Available from: 2007-10-09 Created: 2007-10-09 Last updated: 2010-03-19Bibliographically approved
2. The Wobble hypothesis revisited: Uridine-5-oxyacetic acid is critical for reading of G-ending codons
Open this publication in new window or tab >>The Wobble hypothesis revisited: Uridine-5-oxyacetic acid is critical for reading of G-ending codons
2007 (English)In: RNA: A publication of the RNA Society, ISSN 1355-8382, E-ISSN 1469-9001, Vol. 13, no 12, 2151-2164 p.Article in journal (Refereed) Published
Abstract [en]

According to Crick's wobble hypothesis, tRNAs with uridine at the wobble position (position 34) recognize A- and G-, but not U- or C-ending codons. However, U in the wobble position is almost always modified, and Salmonella enterica tRNAs containing the modified nucleoside uridine-5-oxyacetic acid (cmo5U34) at this position are predicted to recognize U- (but not C-) ending codons, in addition to A- and G-ending codons. We have constructed a set of S. enterica mutants with only the cmo5U-containing tRNA left to read all four codons in the proline, alanine, valine, and threonine family codon boxes. From the phenotypes of these mutants, we deduce that the proline, alanine, and valine tRNAs containing cmo5U read all four codons including the C-ending codons, while the corresponding threonine tRNA does not. A cmoB mutation, leading to cmo5U deficiency in tRNA, was introduced. Monitoring A-site selection rates in vivo revealed that the presence of cmo5U34 stimulated the reading of CCU and CCC (Pro), GCU (Ala), and GUC (Val) codons. Unexpectedly, cmo5U is critical for efficient decoding of G-ending Pro, Ala, and Val codons. Apparently, whereas G34 pairs with U in mRNA, the reverse pairing (U34-G) requires a modification of U34.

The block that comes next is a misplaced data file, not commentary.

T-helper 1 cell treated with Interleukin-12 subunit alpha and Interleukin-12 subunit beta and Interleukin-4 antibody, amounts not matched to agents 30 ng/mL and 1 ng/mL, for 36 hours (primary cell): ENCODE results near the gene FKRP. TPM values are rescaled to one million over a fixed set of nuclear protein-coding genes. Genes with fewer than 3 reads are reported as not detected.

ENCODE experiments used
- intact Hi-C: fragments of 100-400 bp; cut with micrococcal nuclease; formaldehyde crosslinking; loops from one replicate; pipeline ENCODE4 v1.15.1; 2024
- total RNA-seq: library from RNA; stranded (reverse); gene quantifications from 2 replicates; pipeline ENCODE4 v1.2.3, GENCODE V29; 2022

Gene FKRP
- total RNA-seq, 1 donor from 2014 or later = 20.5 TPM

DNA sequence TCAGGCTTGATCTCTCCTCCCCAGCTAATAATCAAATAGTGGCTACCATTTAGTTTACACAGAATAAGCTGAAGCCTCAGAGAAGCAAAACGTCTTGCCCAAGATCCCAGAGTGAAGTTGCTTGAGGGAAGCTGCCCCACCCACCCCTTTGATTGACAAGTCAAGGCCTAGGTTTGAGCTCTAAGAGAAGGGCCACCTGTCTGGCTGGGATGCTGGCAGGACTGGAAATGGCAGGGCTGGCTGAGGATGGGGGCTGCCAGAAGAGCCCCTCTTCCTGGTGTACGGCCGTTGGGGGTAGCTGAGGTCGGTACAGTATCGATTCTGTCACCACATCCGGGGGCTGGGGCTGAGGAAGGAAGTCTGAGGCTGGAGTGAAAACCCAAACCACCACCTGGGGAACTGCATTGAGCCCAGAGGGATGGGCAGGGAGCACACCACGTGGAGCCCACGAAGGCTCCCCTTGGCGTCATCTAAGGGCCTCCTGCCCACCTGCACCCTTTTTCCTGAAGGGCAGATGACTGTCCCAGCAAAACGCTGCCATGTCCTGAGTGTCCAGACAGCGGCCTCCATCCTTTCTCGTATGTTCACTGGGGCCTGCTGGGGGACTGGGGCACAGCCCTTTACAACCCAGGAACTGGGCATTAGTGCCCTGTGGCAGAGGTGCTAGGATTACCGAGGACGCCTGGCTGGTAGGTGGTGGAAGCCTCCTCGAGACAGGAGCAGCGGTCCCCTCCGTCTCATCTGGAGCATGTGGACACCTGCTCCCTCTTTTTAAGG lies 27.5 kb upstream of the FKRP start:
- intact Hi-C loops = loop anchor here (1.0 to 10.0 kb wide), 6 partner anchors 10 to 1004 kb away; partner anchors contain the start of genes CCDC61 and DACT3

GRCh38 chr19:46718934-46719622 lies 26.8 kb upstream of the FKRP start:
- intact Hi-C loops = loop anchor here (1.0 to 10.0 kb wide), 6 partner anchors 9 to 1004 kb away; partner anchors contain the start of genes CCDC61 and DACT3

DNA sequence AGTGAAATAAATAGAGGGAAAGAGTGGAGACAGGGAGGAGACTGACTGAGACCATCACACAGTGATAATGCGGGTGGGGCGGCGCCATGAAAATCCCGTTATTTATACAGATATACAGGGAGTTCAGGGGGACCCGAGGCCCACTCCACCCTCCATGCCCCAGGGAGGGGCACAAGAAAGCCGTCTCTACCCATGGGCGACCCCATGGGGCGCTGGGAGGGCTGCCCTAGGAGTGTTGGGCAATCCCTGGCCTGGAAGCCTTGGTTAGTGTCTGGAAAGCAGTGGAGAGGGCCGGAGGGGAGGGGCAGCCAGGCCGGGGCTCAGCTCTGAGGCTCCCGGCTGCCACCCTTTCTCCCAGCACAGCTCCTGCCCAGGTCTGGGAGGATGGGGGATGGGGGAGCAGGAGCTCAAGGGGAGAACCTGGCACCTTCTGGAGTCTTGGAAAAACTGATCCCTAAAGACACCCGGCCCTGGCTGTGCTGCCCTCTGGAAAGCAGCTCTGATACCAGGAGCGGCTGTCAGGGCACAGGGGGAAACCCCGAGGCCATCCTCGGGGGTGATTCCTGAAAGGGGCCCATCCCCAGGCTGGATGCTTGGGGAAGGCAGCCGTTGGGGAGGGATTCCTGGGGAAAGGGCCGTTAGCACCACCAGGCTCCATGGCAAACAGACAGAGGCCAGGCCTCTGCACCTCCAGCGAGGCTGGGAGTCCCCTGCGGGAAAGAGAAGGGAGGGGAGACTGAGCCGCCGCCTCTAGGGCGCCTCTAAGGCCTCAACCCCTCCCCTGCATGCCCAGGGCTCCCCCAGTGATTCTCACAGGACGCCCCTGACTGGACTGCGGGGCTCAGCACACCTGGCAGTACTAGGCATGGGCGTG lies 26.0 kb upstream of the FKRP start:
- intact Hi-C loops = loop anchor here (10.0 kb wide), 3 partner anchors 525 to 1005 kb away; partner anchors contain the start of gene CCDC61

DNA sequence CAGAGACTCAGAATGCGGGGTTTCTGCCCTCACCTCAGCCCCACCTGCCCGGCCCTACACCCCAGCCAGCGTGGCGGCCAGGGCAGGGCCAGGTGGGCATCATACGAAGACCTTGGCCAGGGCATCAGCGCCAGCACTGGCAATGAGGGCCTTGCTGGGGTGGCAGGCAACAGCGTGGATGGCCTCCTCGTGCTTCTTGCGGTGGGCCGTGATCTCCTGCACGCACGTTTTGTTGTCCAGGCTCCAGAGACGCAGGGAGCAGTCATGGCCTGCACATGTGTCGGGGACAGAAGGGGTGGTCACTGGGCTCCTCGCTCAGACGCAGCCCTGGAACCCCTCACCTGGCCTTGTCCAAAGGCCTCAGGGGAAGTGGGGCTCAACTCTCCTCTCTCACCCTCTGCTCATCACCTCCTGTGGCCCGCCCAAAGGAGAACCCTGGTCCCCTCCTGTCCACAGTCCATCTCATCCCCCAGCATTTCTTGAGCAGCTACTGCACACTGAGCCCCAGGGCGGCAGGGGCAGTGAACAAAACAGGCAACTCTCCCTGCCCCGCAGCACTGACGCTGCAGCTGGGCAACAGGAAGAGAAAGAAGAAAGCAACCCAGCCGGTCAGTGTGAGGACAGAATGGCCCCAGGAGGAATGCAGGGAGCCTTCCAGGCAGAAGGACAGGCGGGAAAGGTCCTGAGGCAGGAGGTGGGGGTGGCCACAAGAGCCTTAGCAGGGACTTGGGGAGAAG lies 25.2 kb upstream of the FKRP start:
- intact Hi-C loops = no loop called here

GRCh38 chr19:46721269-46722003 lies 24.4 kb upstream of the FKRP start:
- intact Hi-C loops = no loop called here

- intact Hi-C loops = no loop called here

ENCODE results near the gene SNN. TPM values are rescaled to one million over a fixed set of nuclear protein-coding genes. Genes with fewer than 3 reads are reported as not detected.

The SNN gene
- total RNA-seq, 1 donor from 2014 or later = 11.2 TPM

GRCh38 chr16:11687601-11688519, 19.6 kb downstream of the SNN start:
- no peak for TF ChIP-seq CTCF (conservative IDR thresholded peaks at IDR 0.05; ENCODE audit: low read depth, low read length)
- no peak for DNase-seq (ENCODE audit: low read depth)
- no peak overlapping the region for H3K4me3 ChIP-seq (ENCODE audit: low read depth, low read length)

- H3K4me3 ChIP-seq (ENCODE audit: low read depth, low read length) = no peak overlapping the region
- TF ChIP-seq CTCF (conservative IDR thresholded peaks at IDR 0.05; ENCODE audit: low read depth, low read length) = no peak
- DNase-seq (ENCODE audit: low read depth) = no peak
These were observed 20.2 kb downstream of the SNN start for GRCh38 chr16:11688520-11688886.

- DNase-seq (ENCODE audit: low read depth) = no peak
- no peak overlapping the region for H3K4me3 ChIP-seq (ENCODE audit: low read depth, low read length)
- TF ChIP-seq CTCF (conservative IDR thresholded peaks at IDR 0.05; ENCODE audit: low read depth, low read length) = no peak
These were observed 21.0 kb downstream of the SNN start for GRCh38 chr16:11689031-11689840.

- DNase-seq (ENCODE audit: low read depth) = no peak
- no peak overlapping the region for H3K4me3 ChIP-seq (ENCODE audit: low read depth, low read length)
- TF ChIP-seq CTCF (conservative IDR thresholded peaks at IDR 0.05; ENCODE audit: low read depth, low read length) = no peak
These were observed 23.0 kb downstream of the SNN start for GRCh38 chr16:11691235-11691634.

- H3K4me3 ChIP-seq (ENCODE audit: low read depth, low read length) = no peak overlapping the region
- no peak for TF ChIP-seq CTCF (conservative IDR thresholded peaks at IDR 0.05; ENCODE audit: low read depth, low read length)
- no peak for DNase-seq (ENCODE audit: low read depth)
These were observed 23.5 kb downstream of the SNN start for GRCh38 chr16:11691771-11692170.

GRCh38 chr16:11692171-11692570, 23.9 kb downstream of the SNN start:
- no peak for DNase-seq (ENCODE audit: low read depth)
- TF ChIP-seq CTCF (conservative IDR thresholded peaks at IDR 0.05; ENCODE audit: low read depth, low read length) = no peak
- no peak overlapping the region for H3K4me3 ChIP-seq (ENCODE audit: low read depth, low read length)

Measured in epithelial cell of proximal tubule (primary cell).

Keyword
wobble hypothesis, translation, tRNA, modified nucleoside, decoding
Identifiers
urn:nbn:se:umu:diva-2658 (URN)10.1261/rna.731007 (DOI)17942742 (PubMedID)
Available from: 2007-10-23 Created: 2007-10-23 Last updated: 2010-05-06Bibliographically approved
3. A "gain of function" mutation in a protein mediates production of novel modified nucleosides.